David,Peter."Creative Differences Part 1" But I Digress. 12/17/2012 http://www.peterdavid.net/2012/12/17/creative-differences-part-1/

Austin's Analysis
My first issue of X-Factor, and there's one page in particular I can point to that got me hooked on the series, the X-Men, and comics in general: the page where Havok contacts Cyclops and Professor X about Mr. Sinister. Much like the scene in the previous issue between Wolfsbane and Cannonball, it speaks to the shared universe element of superhero comics, and of the narrative history of the X-Men. Havok is on one team, his brother another, and he contacts him to share intelligence on a threat that is germane to both of them. Then there is discussion of X-Force, a third series, which quickly establishes the relationship between the authorized X-Factor and semi-authorized X-Men and the outlaw X-Force. Again, in one page, it's made clear that there is a narrative world that exists outside of this one series, of which this series is but a part, and that is captivating (and at the time, fairly -but not entirely - unique in fiction).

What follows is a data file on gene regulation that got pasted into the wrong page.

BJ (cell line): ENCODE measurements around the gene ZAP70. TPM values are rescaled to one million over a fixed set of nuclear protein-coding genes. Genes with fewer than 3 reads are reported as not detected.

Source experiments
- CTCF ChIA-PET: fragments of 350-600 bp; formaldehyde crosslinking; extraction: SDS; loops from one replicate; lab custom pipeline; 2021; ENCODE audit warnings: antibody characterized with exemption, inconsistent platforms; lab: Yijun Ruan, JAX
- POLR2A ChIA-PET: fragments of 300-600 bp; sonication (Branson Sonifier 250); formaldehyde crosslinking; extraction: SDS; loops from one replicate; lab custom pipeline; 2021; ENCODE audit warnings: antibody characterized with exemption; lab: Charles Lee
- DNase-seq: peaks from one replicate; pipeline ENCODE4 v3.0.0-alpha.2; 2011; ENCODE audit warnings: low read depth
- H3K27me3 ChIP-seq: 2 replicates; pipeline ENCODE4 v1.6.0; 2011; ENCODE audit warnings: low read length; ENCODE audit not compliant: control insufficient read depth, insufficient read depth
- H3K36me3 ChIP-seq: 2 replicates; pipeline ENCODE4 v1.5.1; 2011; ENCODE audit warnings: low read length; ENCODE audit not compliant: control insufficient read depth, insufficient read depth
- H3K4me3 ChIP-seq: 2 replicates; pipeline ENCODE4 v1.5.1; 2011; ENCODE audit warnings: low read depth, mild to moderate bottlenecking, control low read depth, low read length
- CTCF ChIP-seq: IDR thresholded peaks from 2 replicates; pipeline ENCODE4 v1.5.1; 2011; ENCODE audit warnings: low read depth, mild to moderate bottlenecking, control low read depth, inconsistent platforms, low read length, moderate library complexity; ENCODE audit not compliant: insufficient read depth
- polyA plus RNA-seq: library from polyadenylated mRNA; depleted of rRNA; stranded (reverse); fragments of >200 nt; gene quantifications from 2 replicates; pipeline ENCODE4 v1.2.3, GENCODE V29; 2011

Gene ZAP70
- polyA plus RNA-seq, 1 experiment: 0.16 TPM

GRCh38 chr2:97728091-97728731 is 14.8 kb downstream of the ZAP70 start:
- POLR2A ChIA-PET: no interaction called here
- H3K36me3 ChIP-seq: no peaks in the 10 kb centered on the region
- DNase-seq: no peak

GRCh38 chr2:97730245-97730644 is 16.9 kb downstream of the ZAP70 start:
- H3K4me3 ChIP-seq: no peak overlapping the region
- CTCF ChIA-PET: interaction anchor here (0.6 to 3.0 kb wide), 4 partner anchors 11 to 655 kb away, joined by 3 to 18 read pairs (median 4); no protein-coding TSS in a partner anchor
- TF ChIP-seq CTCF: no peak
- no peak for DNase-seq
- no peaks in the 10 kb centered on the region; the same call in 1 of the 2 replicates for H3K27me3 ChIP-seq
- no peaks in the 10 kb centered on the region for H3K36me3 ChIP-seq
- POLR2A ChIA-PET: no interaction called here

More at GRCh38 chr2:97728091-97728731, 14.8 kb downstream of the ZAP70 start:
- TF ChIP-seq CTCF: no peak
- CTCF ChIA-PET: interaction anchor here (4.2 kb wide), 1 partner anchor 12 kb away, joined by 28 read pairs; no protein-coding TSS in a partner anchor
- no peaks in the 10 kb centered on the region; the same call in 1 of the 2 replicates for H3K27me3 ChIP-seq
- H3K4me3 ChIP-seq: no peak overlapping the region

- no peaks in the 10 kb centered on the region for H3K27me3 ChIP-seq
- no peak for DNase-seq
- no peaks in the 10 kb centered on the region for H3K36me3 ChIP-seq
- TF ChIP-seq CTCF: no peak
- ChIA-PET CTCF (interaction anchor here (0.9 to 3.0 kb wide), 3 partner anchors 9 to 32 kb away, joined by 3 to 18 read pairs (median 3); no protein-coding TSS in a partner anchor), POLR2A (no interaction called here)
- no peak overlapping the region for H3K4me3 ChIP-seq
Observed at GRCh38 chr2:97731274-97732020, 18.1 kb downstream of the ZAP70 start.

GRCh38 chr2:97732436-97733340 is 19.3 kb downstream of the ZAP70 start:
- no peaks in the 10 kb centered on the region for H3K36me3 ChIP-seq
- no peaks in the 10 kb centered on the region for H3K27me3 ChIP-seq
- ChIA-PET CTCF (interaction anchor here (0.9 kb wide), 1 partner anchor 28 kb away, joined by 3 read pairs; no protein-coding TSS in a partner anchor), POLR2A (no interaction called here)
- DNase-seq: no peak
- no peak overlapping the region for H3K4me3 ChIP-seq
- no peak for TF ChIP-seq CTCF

The other thing I love about that one page is Havok saying "Give my love to Jean". It's a brief and seemingly pointless bit of dialogue (it doesn't advance the plot, nor speak to the larger discussion of Mr. Sinister and X-Force), but it reinforces the notion that these characters are like real people: Alex is talking to his brother, and when he says goodbye, he acknowledges his, for all intents and purposes, sister-in-law, in the same way any ordinary person in the real world might when speaking to a relative(ie "Say hi to dad!" or "give my love to Sis!"). It's one page and a few lines of dialogue, but in that small space, the idea of both a shared universe, that each series doesn't exist in a vacuum, independent of each other, and that the characters, for all their bright costumes and fancy powers, are otherwise normal, fully-realized people, is sold. Those were engaging ideas, at least to this first time reader just getting comics, and they utterly hooked me.

Next Issue
Next week: "Unstacking the Deck" returns with the first series of X-Men trading cards.

Collected Edition

6 comments:

  1. keep in mind that at this point in time, Professor X has never met or interacted with Mr. Sinister directly

    But on the other hand may have been and be very interested of Mr Sinister, as he was the villain who blew up his mansion.